Public Neurodiversity Support Center

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Hi, and welcome. I made this site for you. Do you mind if I read your fortune? Does it look something like this?
You’ve spent much of your life feeling like an outsider. It always seemed, even in school, that the other kids must have already known each other or something, that they were all coordinating their behavior from some sort of script that nobody ever gave you. You haven’t necessarily struggled — we all have our strengths and weaknesses and you were probably able to get by, but you may have been bullied, abused, or neglected in ways that left some scars. To this day, you really struggle to trust people, to let your guard down even around loved ones, or to be your “authentic” self, whatever that even means.
You spend a lot of time anxious, and a lot of time depressed. You may think of yourself as a depressed and/or anxious person. You go to a lot of trouble to structure your life in ways that account for or mitigate the causes of your depression and anxiety.
You know you’re different, but you kind of assume everyone is different in their own ways and there’s nothing particularly special about you. You tend to either overwork yourself into a perfectionist mess, or give up before things get hard. Either way, you’re probably not particularly happy with the output of your efforts. You struggle to relate to people in general, but you’ve found friendships with kindred spirits that you chalk up to astrology or just people being different.
Watching world events is a slow motion train wreck for everyone, but at some point you noticed that even the people you consider political allies seem to be experiencing it differently than you are. They seem much more focused on rhetorical wins, much more swayed by framings, much less aware of the stakes than you are. You get the sense that they care more about being on the winning team than seeing their values made manifest in the world, and it confuses and upsets you.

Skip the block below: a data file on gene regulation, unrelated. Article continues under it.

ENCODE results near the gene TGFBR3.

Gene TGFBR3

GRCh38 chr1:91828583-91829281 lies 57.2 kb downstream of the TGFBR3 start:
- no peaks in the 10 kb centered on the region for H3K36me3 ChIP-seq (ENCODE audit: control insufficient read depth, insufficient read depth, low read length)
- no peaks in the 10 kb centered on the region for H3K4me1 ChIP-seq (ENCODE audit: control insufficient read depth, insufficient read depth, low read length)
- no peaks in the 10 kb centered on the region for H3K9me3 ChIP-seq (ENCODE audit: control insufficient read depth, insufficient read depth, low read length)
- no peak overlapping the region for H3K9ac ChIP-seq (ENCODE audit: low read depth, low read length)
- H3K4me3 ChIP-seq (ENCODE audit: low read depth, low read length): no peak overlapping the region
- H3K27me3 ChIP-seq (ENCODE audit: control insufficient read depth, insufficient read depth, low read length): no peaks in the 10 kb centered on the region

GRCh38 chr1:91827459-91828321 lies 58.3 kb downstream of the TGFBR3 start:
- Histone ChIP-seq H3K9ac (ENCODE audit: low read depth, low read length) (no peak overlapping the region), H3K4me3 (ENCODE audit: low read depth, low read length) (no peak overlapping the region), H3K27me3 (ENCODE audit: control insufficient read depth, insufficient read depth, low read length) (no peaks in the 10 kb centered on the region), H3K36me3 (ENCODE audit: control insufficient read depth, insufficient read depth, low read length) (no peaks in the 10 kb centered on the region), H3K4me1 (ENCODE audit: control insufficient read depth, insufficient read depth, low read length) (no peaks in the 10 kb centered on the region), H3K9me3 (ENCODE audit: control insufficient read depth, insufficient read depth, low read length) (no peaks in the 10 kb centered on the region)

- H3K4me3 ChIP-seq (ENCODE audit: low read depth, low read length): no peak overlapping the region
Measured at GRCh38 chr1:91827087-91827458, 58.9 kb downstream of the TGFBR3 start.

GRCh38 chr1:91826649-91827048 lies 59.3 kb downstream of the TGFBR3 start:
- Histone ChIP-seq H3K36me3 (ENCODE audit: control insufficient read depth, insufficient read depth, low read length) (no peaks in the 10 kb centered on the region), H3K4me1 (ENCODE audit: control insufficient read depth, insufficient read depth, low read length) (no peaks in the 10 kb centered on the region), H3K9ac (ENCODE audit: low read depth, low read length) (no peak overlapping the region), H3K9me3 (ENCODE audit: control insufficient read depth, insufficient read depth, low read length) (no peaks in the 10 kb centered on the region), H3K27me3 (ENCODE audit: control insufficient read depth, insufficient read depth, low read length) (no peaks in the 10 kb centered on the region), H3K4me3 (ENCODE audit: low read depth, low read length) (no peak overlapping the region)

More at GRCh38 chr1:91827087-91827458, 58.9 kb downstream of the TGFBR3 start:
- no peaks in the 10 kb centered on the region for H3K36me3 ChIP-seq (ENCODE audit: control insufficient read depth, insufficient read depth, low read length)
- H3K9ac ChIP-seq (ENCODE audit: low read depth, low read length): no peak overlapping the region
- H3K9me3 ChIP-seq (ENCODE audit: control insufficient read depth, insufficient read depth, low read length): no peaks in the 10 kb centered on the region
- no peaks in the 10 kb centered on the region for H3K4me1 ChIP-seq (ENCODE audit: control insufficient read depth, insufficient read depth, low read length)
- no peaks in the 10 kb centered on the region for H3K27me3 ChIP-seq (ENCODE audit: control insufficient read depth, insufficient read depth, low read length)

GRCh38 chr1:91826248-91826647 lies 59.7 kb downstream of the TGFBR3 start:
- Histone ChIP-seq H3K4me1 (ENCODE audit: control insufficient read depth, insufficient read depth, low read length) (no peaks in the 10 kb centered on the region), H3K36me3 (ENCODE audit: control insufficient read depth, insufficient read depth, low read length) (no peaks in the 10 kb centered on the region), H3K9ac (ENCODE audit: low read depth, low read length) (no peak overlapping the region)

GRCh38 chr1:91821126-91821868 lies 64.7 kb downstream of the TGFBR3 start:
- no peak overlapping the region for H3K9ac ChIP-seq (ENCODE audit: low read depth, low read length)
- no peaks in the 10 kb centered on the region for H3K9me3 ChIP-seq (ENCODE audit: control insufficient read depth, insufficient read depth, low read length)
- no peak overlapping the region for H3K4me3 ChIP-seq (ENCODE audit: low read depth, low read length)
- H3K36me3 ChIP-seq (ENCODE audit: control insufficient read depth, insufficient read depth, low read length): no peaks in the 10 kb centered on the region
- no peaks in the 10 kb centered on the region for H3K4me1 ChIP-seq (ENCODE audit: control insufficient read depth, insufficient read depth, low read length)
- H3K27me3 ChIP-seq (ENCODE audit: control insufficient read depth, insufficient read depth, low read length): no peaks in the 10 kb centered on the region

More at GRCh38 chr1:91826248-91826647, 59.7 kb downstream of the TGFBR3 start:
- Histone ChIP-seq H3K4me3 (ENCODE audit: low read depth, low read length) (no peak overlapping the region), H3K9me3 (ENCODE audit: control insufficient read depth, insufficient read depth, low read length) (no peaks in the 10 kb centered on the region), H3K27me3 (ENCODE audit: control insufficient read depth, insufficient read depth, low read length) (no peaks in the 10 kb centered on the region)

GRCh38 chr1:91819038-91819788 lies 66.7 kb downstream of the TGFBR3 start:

Relationships are hard because somehow people always seem to misunderstand you and get upset at you for saying something you didn’t say, or doing something that made no sense to them. You’ve learned to hide those aspects of yourself that cause problems, but a part of you is starting to worry that hiding those parts of yourself may have a greater cost than you’d considered.
As you get older, things seem to be getting harder instead of easier. You spend so much time and energy accounting for the needs of the people around you, trying not to make them uncomfortable, but at some point you realize that nobody is expending equivalent energy on you. You wonder if this is really sustainable.
Someone, somewhere, used the word “neurodiversity” in your earshot and it hit you like a bolt of lightning. You didn’t know what it meant — and at the same time a part of you knew exactly what it meant, had always known.
And now you’re here to learn more.